Job frustrations - Help!


Hi All,

I don’t know if this is the correct forum, but I need some advice. I worked at a company for 15 years. I gained lots of good experience during that time. Unfortunately, the company changed my job and told me that I needed to go on the road and do sales for the company. I had 2 preschool kids and I could not do that.

So I left that company and started all over… and I mean literally started over. I took a job in assembly and now have worked my way into a nice office position and I finished my bachelor degree. I am a single parent trying to better myself because while my job is nice I need more money to run my household. I have been with my new employer for 8-1/2 years.

My problem is that now people tell me that they are looking for candidates with “recent” experience. I have the experience and they can see that - but my experience was from my previous employer.

Any suggestions on how I can counter that we need “recent experience” thought?

Please let me know




**Can you do the job? Or do you need to update your skills?

If you know you can do the job, sell that in your interviews! Tell them to give you a chance to prove it. I think, aside from a good resume, employers like to see confidence…

If you can’t do the job and would benefit from an upgrade in your skills, try to do that and then find a job in your field…

I don’t know anything though so:shrug:, lol



Did they give any feedback at to why they need “recent” experience. I thought experience was experience. Unless of course the field is one that is constantly updating and being out of it for several years may affect what you know. Certain technology fields come to mind where new forms of that particular technology have come about or been replaced and one may not be familiar with it if they have not been working with it. Just an example though. Did they say specifically what you are lacking due to the gap from your previous experience?


Thanks for your replies.

I am trying to get the interview. It was an email correspondence and he did not say what I may be lacking…but that would be a good question to ask.


Hi Terri;

You could put together a business plan, outlining the experience you gained from your last employer, and how you can be an asset NOW using that very same experience. How you are a quick study, etc…Business plans are common where I work when people go for promotions in different depts, etc…so, if you put together a solid business plan, showing perhaps what you will potentially do for the company’s bottom line if given the opporuntity, they may take a more serious look at your credentials. Good luck to you! Prayers are going out to you.:slight_smile:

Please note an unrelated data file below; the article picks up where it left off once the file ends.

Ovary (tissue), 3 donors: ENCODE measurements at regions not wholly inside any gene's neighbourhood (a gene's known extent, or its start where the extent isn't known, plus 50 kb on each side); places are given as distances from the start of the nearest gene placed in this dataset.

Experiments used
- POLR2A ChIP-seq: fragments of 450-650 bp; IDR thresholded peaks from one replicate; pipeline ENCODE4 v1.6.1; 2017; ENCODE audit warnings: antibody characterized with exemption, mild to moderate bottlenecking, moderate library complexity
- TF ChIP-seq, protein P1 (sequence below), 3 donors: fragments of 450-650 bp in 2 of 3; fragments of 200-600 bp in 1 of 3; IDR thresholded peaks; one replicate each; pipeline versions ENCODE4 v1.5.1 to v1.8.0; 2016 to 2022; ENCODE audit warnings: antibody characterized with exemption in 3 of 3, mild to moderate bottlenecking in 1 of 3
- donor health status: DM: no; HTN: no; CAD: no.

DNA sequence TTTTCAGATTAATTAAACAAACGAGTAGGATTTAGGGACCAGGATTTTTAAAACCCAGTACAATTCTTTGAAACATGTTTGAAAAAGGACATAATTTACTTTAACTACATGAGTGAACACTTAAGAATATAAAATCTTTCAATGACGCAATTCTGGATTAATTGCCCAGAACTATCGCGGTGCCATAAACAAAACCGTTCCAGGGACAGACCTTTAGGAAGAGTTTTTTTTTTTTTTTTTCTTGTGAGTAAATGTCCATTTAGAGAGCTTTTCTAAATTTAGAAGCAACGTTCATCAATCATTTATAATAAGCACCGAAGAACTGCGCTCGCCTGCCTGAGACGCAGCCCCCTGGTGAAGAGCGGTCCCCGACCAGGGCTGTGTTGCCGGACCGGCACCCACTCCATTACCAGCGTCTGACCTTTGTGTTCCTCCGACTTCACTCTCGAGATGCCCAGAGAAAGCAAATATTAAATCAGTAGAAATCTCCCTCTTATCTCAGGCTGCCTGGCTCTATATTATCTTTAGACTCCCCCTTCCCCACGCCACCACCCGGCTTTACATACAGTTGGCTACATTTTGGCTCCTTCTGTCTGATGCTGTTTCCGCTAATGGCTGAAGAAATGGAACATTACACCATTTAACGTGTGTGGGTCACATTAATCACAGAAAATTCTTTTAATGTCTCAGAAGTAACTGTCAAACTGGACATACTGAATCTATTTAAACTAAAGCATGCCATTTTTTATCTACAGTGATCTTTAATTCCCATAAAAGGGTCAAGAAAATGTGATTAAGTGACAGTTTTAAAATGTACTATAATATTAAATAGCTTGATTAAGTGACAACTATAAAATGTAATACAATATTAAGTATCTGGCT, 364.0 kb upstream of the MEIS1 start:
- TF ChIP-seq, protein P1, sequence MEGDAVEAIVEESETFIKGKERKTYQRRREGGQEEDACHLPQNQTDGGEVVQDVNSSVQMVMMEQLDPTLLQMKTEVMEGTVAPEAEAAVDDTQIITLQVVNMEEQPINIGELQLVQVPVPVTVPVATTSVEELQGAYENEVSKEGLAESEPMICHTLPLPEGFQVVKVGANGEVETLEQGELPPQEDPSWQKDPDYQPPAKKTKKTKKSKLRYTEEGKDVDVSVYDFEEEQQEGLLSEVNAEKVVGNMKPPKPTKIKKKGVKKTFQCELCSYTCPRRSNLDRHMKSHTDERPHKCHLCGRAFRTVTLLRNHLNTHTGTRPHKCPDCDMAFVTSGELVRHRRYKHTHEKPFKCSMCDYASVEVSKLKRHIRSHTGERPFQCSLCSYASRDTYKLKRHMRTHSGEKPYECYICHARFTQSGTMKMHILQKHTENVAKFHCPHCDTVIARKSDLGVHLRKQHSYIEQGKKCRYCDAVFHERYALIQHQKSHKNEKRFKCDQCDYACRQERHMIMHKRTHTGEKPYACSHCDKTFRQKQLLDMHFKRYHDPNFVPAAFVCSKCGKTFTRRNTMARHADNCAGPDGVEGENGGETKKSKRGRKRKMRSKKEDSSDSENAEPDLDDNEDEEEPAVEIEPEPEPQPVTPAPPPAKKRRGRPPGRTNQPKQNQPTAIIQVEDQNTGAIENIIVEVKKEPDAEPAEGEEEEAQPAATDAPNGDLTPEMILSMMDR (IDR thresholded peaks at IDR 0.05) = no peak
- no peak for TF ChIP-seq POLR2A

I’m afraid that he will not give me an interview to allow me the chance to sell myself. I can do the job and he will not be sorry if he hired me, but I’m afraid I will not get the opportunity to sell myself.

I want to respond to his reply before the end of the day


Yes great question to ask is always where you can improve. Both my husband and my father are very upfront with this kind of situation. Just let them know you mean business and what do you need to do to get this, then start working on it. Many employers are glad to let you know what you lack that another can provide. I agree with the other poster too on the fact that they like confidence :thumbsup: I will pray for this opportunity for you.


Oh I see. Maybe put some bullet points together, in an email…or verbally express them to him. ‘I know I can do the job,’ is too vague, but if you have some specific things that you bring to the table to put in the form of an email–hopefully, that will help him see you can do the job. (maybe show an example of how you did the very same thing, and what it did to help your dept or company, within your prior employer–in an email) Also the outstanding work you have done presently at his company can go a long way as well!:slight_smile:

I’m assuming you are talking about replying to him through email?